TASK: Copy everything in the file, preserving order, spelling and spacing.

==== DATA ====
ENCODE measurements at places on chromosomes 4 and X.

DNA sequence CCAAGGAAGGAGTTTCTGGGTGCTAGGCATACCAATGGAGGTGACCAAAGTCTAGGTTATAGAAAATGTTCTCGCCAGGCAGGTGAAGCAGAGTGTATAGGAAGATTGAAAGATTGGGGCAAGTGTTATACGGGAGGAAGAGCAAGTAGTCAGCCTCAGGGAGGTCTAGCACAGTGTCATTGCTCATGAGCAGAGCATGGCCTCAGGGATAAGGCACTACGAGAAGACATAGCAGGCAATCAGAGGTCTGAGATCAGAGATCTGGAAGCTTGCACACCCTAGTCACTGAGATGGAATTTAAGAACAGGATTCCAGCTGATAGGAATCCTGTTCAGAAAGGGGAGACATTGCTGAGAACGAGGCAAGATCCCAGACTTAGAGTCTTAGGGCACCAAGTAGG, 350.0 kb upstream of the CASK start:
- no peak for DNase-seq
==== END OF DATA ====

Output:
ENCODE measurements at places on chromosomes 4 and X.

DNA sequence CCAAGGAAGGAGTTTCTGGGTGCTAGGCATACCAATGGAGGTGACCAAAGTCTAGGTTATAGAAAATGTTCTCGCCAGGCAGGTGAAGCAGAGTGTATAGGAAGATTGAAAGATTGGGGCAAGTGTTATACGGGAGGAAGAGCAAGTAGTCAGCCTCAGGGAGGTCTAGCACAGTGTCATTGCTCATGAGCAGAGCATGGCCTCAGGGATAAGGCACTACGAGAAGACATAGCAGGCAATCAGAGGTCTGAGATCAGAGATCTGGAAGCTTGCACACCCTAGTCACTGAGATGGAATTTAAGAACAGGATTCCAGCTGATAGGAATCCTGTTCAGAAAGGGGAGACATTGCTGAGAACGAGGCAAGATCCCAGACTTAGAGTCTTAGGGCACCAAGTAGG, 350.0 kb upstream of the CASK start:
- no peak for DNase-seq